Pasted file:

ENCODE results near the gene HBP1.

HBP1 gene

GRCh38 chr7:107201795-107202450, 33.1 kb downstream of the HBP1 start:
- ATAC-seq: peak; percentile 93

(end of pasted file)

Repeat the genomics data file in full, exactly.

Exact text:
ENCODE results near the gene HBP1.

HBP1 gene

GRCh38 chr7:107201795-107202450, 33.1 kb downstream of the HBP1 start:
- ATAC-seq: peak; percentile 93